With a little elbow grease, this Cool Coop is a great example of using recycled material and minimal supplies to come up with a functional coop on a limited budget.
This DIY project takes advantage of discarded wooden pallets. – I’ve featured a “Cool Coop” constructed of pallets before and many readers were concerned on the safety of using treated lumber (as many pallets are) as a housing material for the coop. Our current DIYer, Amy Christensen, not only addresses this issue, but does a great job explaining the construction process that her and her boyfriend used in putting together their coop. Continue reading as Amy shares the evolution of her “Pallet Coop”:
We gathered up pallets from local businesses that used them for storing feed for animals. So we knew they were untreated. Most of the ones around here are painted blue on an edge when they have been treated with chemicals. We then took a hacksaw and broke all most all of the pallets down so we didn’t have stacks lying around the house and we could sort the quality of the boards. One pallet we got had big machinery that was shipped in on it, and it was built using 2x4s. That was a great find. From there we basically built the coop like you would a house.
This is how my boyfriend originally had the siding of the coop (see photo), but I asked that it be put up like siding and overlapped each other so that the rain would slide off rather than go through the little cracks.
I did draw up a basic design on a piece of paper from something I had seen on a YouTube video. From that, we put up the sides. I knew one side would be the “nesting box” side with four boxes. The front of the coop would have the “ladder” for the chickens to leave the coop and the backside would have the big door so that the coop could be easily cleaned out.
We constructed the “floor” of the coop by just adjusting the existing boards to make room for additional boards and seal the gaps in the floor up. On the right is the frame for where the nesting boxes will go.
On the front of the coop, I wanted the little door that would be “popped” open and held with a chain, but I knew we had to have support for the “siding” so that’s where the frame around the door came in.
This is the coop almost finished. I knew that I wanted it high enough off the ground that I wouldn’t have to stoop to clean it out, but not so high that I wouldn’t be able to reach the eggs. This is the backdoor view. Now the gap on the edge has the insulation between it and the hinges to keep out the cold air and we still need to put up a few more decorator pieces on the side. But this shows the base that has the original fork lift holes, so that if we have to move the pallet, we can. Just unscrew the legs and the brackets holding up the legs (2-2x4s nailed together) and put the coop on a flatbed trailer.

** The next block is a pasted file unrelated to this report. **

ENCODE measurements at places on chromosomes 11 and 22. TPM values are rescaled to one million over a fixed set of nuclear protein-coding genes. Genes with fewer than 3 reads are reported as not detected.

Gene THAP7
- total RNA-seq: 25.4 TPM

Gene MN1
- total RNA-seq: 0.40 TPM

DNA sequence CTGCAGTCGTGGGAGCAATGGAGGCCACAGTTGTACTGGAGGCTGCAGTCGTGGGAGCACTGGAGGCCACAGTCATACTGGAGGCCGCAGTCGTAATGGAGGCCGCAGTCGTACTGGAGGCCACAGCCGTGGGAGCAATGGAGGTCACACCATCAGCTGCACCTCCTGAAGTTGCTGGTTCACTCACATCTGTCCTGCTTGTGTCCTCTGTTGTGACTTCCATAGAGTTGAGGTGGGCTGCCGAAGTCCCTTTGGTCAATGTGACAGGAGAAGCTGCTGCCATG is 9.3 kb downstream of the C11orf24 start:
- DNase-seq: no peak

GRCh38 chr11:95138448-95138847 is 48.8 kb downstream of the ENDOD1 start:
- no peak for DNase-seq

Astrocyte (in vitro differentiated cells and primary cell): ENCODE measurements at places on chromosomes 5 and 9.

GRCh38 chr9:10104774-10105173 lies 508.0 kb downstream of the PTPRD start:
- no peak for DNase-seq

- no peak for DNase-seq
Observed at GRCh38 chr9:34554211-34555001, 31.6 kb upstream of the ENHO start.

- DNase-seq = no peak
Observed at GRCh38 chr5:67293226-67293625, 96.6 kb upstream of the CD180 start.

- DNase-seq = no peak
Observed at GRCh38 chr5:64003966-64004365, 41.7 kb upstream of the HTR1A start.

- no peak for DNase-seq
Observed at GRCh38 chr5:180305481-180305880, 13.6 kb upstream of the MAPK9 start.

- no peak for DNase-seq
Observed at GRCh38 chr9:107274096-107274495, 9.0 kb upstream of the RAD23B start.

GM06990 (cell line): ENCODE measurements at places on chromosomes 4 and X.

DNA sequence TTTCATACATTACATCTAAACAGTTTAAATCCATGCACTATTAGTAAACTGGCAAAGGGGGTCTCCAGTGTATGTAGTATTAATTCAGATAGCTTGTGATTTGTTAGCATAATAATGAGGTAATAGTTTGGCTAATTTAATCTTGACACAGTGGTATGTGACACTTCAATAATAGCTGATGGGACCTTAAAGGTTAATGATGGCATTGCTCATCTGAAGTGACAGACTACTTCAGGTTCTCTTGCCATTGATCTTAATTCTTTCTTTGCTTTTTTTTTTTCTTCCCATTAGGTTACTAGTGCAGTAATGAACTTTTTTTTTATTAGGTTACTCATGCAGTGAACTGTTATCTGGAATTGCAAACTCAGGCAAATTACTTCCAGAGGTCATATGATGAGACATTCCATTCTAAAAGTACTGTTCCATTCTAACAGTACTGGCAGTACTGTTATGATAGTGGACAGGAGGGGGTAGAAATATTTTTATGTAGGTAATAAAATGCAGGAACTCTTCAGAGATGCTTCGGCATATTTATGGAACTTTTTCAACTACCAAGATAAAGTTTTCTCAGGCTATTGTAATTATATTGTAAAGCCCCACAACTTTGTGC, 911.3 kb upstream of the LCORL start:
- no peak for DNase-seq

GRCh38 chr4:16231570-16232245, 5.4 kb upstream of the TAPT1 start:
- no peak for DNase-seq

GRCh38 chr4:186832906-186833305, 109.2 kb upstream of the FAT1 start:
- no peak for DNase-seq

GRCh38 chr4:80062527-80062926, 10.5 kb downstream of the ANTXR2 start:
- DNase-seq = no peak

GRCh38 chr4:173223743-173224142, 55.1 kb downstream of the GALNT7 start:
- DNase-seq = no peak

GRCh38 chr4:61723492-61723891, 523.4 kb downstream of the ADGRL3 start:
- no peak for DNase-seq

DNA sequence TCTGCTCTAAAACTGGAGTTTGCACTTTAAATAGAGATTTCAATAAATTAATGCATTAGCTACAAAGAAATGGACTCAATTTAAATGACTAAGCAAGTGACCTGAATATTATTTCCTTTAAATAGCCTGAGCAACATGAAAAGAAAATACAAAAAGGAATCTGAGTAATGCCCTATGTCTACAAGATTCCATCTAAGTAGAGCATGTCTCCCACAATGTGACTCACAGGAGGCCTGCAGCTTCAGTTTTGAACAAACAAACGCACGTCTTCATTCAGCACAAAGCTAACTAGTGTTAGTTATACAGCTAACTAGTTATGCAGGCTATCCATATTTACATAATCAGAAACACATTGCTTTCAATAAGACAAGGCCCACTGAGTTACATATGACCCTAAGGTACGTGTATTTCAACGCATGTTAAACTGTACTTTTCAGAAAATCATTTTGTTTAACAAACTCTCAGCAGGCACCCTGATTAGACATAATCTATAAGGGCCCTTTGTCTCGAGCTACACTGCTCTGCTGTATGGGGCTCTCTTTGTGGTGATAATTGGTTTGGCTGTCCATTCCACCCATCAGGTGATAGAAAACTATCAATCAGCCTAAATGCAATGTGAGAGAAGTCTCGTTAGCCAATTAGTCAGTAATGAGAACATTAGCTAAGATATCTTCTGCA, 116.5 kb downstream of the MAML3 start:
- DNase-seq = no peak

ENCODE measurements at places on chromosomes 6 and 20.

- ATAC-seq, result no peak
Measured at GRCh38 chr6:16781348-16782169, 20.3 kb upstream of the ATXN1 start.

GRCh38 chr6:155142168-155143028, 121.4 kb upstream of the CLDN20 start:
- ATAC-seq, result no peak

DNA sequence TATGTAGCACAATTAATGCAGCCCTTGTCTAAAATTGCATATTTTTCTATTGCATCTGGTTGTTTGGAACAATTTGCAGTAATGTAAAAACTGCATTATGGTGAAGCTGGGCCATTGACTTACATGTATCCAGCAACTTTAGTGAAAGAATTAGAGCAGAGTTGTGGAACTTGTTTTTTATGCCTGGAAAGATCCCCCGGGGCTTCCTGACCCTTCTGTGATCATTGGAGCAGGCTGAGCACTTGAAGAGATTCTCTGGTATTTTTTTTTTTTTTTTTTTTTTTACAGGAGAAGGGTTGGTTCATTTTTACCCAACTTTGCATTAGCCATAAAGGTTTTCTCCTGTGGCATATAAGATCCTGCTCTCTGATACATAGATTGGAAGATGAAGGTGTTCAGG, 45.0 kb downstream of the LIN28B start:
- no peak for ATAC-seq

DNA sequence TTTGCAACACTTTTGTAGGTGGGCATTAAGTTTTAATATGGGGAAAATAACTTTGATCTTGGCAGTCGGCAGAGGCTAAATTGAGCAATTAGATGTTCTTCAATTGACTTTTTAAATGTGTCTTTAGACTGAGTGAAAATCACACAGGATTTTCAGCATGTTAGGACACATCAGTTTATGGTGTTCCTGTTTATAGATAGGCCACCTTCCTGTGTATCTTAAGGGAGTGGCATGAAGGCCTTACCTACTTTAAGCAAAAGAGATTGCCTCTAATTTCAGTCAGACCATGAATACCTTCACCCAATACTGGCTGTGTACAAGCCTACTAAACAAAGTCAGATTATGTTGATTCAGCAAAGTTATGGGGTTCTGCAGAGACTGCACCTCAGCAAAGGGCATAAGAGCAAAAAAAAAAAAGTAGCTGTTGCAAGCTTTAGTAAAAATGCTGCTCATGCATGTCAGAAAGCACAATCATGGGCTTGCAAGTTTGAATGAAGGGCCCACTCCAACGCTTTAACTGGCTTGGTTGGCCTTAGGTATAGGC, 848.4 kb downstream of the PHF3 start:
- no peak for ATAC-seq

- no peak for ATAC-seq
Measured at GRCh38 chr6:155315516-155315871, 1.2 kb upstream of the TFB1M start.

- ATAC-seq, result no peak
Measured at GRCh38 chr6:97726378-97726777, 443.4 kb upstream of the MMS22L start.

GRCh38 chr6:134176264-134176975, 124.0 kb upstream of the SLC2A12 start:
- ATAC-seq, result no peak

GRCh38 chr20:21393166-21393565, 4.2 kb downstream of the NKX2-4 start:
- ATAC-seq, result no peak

This is the nesting box and “front door” side. The nesting box lid has hinges on it, so I can latch it open and reach in for the eggs, while the “front door” can be locked open for the chickens to come out during the day. When we got our chickens in March, it was still below freezing at night, so we had the heat lap ran just under the eave with a chain to hold it up off the floor for the chicks. I did purchase 20 Buff-Orphington Pullets from the local feed store. Some didn’t make it. I now have 11 plus another purchase of 7 straight run chicks. Unfortunately, some of my pullets aren’t pullets…grr. I woke up the other morning to the strangest crowing and I thought my Polish rooster (he was given to me) was being attacked by the male turkey (also given to me). Nope, I have more roosters than I originally wanted. Well any day now I’m expecting to find eggs from my chicks. I hope this has helped.
Amy Christensen, Chris Welch (bf), Sean Christensen, and Candice Christensen (kids)
Thanks Amy and Chris for sharing for DIY steps of your Pallet Coop! I’m sure this will inspire many of our readers to undertake a similar project. Please leave Amy an encouraging comment below and send me
an email if you have a “Cool Coop” you’d like to share with the Community. My email address is RNickols@CommunityChickems.com
Click on the link below for previous entries in the “Cool Coops!” series…